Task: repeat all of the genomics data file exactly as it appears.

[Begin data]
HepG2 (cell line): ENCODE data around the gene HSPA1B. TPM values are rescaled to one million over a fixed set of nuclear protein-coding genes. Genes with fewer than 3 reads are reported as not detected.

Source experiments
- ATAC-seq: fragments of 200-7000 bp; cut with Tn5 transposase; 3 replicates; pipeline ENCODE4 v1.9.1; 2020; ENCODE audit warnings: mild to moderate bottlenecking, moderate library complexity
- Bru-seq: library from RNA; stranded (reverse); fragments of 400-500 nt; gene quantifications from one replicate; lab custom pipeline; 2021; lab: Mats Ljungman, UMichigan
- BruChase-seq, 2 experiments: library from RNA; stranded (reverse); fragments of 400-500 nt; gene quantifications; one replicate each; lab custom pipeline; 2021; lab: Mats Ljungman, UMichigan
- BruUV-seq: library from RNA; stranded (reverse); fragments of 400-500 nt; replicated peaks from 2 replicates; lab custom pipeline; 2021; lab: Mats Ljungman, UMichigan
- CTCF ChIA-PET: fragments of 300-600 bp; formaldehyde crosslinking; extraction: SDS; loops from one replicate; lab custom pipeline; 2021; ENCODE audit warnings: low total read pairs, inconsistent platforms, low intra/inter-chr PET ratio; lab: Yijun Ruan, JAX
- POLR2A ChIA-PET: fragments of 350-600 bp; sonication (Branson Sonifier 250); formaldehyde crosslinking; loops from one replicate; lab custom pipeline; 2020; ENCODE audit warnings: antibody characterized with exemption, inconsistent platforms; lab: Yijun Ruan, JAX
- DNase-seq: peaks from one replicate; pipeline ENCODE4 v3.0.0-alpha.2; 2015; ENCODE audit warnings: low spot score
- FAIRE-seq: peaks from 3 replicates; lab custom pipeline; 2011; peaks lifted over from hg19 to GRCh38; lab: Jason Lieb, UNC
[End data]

HepG2 (cell line): ENCODE data around the gene HSPA1B. TPM values are rescaled to one million over a fixed set of nuclear protein-coding genes. Genes with fewer than 3 reads are reported as not detected.

Source experiments
- ATAC-seq: fragments of 200-7000 bp; cut with Tn5 transposase; 3 replicates; pipeline ENCODE4 v1.9.1; 2020; ENCODE audit warnings: mild to moderate bottlenecking, moderate library complexity
- Bru-seq: library from RNA; stranded (reverse); fragments of 400-500 nt; gene quantifications from one replicate; lab custom pipeline; 2021; lab: Mats Ljungman, UMichigan
- BruChase-seq, 2 experiments: library from RNA; stranded (reverse); fragments of 400-500 nt; gene quantifications; one replicate each; lab custom pipeline; 2021; lab: Mats Ljungman, UMichigan
- BruUV-seq: library from RNA; stranded (reverse); fragments of 400-500 nt; replicated peaks from 2 replicates; lab custom pipeline; 2021; lab: Mats Ljungman, UMichigan
- CTCF ChIA-PET: fragments of 300-600 bp; formaldehyde crosslinking; extraction: SDS; loops from one replicate; lab custom pipeline; 2021; ENCODE audit warnings: low total read pairs, inconsistent platforms, low intra/inter-chr PET ratio; lab: Yijun Ruan, JAX
- POLR2A ChIA-PET: fragments of 350-600 bp; sonication (Branson Sonifier 250); formaldehyde crosslinking; loops from one replicate; lab custom pipeline; 2020; ENCODE audit warnings: antibody characterized with exemption, inconsistent platforms; lab: Yijun Ruan, JAX
- DNase-seq: peaks from one replicate; pipeline ENCODE4 v3.0.0-alpha.2; 2015; ENCODE audit warnings: low spot score
- FAIRE-seq: peaks from 3 replicates; lab custom pipeline; 2011; peaks lifted over from hg19 to GRCh38; lab: Jason Lieb, UNC